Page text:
Frickin' Laser Beams - The Laser weapons in the first game were played straight. They fired visible, continuous beams of energy that instantly hit anything they were aimed at. What made them demonic in their effectiveness was their accuracy, silence (they only made a quiet buzz when fired) and their damage, capable of killing anything (and that means ANYTHING) in one shot. The beam could even be swept across groups of enemies, causing damage to all of them.
Then you had the Gatling Laser, combining the firing rate of an autocannon with the effectiveness of a laser.
Also the preferred infantry weapon of Earth's Colonial Expeditionary Force.
Huge Guy, Tiny Girl - Back story material covers at least one instance of a normal woman pairing up with a deserted GREL trooper. In the letter she was described as being small, and most male GREL lean heavily towards the large end.
A Mech by Any Other Name - The mecha in Heavy Gear come in two flavors- humanoid and not. The humanoid types are called Gears or simply Walkers, while other kinds of walker machines are termed Striders.
Metaplot - Heavy Gear was very upfront about having one, even going so far as to publish the date of setting on the back of each game book.
The Mole: Lieutenant Jennifer Brockton in the first video game. It is revealed later towards the end of the game that she is an agent of the AST's Draco sent to the CNCS's Vigilance to pose as a soldier of the 67th Regiment in order to extract information from the carrier. She's responsible for killing Henry Janus, who is Colonel Arthur Janus' son. However, she and the GRELS covered up the evidence, and made it seem that the protagonist Ranger Edward Scott was responsible (from behind the scenes, of course) in order to get the Colonel riled up and face him in a one-on-one duel; all while Brockton hid under a sympathetic facade towards the protagonist. When Scott finds out that she's responsible for Henry's death after the Vigilance's communications crackers showed him a clip of her shooting Henry in the head which wasn't revealed in the second mission, he sets out to find and eliminate/capture her. Having already learned ahead of him, Jennifer escapes capture and possible execution, and doesn't show up until the very last mission where she becomes the Final Boss in a one-on-one duel with the protagonist.
Race Lift - Louise De Rouen is shown to have very dark skin and black hair on the back of Blood on the Wind, but in Forged in Fire she is shown with light skin and Blonde hair.
Real Robot - Similar to Armored Trooper VOTOMS, which it is inspired by. Gears tend to be much smaller (4-5 meters), and aren't all that dominant over conventional vehicles and infantry which they need the support of.
Some of the sourcebooks even point out that only the abundance of terrain that tracked and wheeled vehicles have trouble traversing makes the Gears practical as war machines. In the areas that allow more conventional combat vehicles to operate, Gears tend to get torn apart because they're far easier targets than tanks are.
Rollerblade Good - Wheels, treads or halftracks in the Gears' feet are used for movement over flat ground.
Shoulder Cannon - Shoulder-mounted rocket/missile launchers and grenade launchers are the norm in this universe.
Show Within a Show - According to the second edition of the Duelist's Handbook, the television series is, in fact, a live action series in-universe.
Shown Their Work - The team at Dream Pod 9 did their research and as a result, none of the technology presented in-game breaks known physical laws.
Stuff Blowing Up: you get access to Rocket Packs, Panzerfausts, and Bazookas, which follow the one-shot, one-kill policy.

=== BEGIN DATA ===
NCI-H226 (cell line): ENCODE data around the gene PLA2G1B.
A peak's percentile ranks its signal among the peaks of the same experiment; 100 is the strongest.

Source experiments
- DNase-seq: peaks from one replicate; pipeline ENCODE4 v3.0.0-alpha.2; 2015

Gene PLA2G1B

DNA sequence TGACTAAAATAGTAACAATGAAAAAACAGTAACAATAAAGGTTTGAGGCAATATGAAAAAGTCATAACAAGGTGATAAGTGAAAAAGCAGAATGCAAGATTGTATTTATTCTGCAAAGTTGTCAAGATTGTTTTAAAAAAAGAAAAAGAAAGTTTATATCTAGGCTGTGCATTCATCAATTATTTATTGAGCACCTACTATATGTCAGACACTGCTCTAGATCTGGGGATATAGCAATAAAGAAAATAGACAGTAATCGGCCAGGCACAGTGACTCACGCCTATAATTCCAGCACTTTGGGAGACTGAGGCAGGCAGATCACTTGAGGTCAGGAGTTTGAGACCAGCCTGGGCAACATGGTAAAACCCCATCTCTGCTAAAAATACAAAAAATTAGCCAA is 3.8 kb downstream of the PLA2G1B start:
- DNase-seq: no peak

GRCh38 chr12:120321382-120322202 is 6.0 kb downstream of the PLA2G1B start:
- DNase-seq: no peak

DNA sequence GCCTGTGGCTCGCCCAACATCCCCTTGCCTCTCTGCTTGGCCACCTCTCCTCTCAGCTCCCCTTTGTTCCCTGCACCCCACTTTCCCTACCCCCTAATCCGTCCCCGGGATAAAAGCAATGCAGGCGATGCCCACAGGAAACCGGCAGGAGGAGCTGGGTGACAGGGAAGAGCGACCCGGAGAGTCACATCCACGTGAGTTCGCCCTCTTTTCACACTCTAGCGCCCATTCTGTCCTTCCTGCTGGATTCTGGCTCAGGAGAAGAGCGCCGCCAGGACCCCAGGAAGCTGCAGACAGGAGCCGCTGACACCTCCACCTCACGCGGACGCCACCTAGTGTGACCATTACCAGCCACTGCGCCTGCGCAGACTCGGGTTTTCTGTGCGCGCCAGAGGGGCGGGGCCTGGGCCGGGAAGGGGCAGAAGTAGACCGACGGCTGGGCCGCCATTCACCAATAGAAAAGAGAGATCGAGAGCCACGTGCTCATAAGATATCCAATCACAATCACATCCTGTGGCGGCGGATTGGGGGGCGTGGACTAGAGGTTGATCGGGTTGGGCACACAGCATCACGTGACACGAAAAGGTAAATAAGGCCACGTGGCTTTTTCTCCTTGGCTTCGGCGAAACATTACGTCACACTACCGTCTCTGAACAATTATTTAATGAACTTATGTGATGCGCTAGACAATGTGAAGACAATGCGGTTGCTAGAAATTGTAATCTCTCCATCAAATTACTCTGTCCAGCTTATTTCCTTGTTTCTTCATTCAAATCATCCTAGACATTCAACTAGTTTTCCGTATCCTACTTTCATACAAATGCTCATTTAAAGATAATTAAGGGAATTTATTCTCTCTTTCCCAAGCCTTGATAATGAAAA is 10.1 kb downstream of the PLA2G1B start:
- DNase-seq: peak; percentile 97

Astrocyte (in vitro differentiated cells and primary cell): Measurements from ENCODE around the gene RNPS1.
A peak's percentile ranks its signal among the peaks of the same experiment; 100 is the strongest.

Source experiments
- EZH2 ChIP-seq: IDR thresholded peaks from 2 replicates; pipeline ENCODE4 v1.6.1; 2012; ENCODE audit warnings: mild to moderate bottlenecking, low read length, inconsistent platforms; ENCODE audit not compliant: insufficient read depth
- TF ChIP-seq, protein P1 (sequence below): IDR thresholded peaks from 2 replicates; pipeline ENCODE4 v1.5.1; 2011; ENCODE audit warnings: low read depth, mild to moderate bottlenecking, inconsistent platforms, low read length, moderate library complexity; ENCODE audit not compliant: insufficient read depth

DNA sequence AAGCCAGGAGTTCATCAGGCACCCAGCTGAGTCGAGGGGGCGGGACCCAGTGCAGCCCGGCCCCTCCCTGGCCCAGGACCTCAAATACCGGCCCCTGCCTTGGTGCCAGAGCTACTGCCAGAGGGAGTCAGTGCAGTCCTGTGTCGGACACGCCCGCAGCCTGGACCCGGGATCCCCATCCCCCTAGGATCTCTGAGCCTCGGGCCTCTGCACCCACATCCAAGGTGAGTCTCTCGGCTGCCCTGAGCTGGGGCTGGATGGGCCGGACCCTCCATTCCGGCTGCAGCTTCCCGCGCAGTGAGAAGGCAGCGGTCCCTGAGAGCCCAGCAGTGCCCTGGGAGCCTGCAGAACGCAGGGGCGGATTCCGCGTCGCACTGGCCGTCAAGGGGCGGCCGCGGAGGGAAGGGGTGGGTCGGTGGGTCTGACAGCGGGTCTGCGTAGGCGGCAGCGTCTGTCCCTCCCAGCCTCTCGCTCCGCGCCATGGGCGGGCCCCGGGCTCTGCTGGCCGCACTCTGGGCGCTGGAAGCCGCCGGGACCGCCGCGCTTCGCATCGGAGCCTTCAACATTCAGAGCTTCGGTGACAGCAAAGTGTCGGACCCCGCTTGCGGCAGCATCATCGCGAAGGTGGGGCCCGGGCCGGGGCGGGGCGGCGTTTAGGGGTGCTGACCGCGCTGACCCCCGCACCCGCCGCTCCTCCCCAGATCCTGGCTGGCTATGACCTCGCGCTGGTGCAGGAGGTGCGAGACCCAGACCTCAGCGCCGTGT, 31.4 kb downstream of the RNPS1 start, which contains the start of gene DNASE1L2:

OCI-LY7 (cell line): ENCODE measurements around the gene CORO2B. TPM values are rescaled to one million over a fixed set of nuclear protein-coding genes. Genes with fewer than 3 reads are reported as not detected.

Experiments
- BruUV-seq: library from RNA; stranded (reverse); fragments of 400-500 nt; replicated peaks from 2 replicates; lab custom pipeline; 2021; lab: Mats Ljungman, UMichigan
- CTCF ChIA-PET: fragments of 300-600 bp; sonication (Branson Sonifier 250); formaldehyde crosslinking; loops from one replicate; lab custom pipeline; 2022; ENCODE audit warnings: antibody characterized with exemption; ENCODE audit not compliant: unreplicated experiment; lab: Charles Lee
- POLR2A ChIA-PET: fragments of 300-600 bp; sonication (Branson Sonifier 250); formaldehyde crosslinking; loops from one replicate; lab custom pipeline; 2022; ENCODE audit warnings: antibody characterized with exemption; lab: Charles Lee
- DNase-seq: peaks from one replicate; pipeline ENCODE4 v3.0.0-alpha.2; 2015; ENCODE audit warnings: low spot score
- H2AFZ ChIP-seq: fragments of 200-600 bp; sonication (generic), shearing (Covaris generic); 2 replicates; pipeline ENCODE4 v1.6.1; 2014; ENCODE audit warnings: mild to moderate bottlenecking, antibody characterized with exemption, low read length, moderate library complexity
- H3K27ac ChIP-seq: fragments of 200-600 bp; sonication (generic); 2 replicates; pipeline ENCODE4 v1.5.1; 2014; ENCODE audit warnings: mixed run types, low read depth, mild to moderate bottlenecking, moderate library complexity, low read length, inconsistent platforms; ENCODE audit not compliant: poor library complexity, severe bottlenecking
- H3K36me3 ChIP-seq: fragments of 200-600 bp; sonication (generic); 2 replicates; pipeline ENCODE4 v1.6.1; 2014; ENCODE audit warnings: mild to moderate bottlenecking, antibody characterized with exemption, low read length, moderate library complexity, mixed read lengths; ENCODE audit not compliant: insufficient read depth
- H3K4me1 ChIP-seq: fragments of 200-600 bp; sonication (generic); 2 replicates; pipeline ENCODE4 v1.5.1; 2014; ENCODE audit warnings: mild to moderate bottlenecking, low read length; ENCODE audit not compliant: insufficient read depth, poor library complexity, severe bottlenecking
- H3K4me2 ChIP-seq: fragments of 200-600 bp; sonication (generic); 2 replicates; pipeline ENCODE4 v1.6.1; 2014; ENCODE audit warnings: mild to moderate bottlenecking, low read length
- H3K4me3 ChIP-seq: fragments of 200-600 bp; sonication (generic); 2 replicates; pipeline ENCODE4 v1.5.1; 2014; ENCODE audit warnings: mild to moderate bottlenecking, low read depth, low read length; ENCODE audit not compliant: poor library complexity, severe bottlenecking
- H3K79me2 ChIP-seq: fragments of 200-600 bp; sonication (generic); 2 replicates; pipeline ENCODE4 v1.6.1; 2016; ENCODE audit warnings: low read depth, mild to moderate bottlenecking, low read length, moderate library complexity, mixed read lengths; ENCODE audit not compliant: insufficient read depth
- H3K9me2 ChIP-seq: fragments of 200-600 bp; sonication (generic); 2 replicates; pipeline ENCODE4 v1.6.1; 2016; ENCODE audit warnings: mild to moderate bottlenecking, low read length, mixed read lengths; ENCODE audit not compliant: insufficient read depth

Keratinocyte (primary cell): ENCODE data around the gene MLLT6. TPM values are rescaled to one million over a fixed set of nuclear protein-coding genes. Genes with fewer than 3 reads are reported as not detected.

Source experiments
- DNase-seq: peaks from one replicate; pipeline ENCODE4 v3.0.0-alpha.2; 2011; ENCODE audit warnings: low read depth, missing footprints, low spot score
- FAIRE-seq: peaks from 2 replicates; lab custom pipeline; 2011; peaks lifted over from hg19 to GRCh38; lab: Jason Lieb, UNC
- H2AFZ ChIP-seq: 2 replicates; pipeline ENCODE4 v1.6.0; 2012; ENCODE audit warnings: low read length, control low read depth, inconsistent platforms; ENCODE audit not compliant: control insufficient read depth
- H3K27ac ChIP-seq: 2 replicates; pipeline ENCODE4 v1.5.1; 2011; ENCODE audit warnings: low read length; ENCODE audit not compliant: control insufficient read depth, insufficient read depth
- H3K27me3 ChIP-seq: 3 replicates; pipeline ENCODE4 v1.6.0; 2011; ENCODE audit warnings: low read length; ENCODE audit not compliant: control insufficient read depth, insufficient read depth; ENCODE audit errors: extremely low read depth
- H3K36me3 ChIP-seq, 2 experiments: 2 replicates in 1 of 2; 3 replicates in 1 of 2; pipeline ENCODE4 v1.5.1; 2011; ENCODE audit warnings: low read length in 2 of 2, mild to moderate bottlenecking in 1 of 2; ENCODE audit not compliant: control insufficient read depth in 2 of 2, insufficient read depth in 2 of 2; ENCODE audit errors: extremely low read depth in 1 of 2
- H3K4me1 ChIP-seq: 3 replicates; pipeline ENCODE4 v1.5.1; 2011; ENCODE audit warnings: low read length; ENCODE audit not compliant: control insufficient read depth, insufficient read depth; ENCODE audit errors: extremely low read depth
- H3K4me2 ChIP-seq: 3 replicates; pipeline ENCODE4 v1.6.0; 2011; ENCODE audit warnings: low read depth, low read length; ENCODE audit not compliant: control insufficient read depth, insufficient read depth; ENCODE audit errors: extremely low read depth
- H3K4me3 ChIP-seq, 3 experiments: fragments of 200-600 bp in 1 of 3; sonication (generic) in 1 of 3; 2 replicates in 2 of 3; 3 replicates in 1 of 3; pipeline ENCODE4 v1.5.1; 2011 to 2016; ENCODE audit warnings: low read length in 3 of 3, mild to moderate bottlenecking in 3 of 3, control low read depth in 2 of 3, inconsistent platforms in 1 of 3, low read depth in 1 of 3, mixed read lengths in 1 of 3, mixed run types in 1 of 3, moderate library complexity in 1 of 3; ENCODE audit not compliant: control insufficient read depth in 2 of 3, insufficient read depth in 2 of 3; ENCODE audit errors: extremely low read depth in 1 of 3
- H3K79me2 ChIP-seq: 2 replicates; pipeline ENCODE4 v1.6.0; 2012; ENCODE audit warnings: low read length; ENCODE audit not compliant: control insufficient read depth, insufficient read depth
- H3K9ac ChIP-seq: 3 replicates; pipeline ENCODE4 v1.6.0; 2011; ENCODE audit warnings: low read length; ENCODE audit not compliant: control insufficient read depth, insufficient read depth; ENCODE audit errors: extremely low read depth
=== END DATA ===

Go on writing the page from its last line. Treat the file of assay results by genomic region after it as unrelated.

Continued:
Super Soldier - GREL troopers- genetically enhanced warriors and damn good gear pilots.
The "Life on Terra Nova" sourcebook mentions that part of the GREL genecoding was recovered from the descendants of a previous generation of bioengineered supersoldiers (who were genetically normal humans, just at the upper limits) called Primes, who were such good mech pilots they could operate Frames, which are sort of like gears without the computer support that allows anyone to learn to pilot them.
Surprisingly Sudden Death: In the first video game, Corporal Henry Janus in the second mission, who is killed by Lieutenant Jennifer Brockton off-screen as it is much later revealed that she is an agent of the AST.
Tank Goodness- The first computer game won many fans by making tanks tougher and more heavily armed than gears to the point that it was suicide to go against a Northern Alliance railgun tank.
The second game nerfs tanks considerably. Fans reacted badly to this and declared the the second game "illogical junk" in spite of the better controls and graphics.
It qualifies as considerable Fan Dumb in regards to the tank nerf, as what had actually been changed was the way armor values and weapon penetration was rated by the system. Many pilotable machines in the second game were actually more vulnerable than their HG1 iterations as a result. A constant barrage of light machine gun fire will eventually kill even an assault-weight Gear. Ironically, the real complaints most likely came about from the efficiency of the panzerfaust-class weapons against tanks... a class of weapons specifically designed to kill the heavily armored but less agile vehicles.
Actually, the tanks being nerfed is justified in-universe: There really is less armor on a Colonial Expiditionary Force hovertank simply because the CEF has to haul their tanks between worlds- a process that requires them to lift them into orbit. The lighter the tank, the less fuel they use per tank, and the more they can bring up in one go. It's an efficency thing.
Wham Episode: In the first video game, in one later mission, the protagonist, Ranger Edward Scott, is shown a video clip by one of the Vigilance's communications crackers that reveals Lieutenant Jennifer Brockton responsible for offing the Colonel's son.
The second game's introduction is one to the whole of Heavy Gear's metaplot, with the Earth-sponsored destruction of Peace River, which had been a major location in the game up to that point.